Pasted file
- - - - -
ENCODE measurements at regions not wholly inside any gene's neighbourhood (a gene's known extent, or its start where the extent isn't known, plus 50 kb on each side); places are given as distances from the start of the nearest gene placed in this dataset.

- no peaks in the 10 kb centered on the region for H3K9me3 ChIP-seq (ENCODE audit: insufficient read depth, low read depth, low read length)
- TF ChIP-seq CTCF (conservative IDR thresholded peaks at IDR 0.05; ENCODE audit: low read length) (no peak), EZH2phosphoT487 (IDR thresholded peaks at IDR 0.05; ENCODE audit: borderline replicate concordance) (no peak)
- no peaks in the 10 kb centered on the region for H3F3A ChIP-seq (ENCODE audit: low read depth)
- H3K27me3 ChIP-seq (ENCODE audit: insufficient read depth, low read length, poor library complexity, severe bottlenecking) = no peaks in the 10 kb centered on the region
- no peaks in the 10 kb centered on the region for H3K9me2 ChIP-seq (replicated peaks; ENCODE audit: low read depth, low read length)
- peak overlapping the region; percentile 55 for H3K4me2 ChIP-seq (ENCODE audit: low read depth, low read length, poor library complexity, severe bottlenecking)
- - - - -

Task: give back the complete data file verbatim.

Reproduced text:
ENCODE measurements at regions not wholly inside any gene's neighbourhood (a gene's known extent, or its start where the extent isn't known, plus 50 kb on each side); places are given as distances from the start of the nearest gene placed in this dataset.

- no peaks in the 10 kb centered on the region for H3K9me3 ChIP-seq (ENCODE audit: insufficient read depth, low read depth, low read length)
- TF ChIP-seq CTCF (conservative IDR thresholded peaks at IDR 0.05; ENCODE audit: low read length) (no peak), EZH2phosphoT487 (IDR thresholded peaks at IDR 0.05; ENCODE audit: borderline replicate concordance) (no peak)
- no peaks in the 10 kb centered on the region for H3F3A ChIP-seq (ENCODE audit: low read depth)
- H3K27me3 ChIP-seq (ENCODE audit: insufficient read depth, low read length, poor library complexity, severe bottlenecking) = no peaks in the 10 kb centered on the region
- no peaks in the 10 kb centered on the region for H3K9me2 ChIP-seq (replicated peaks; ENCODE audit: low read depth, low read length)
- peak overlapping the region; percentile 55 for H3K4me2 ChIP-seq (ENCODE audit: low read depth, low read length, poor library complexity, severe bottlenecking)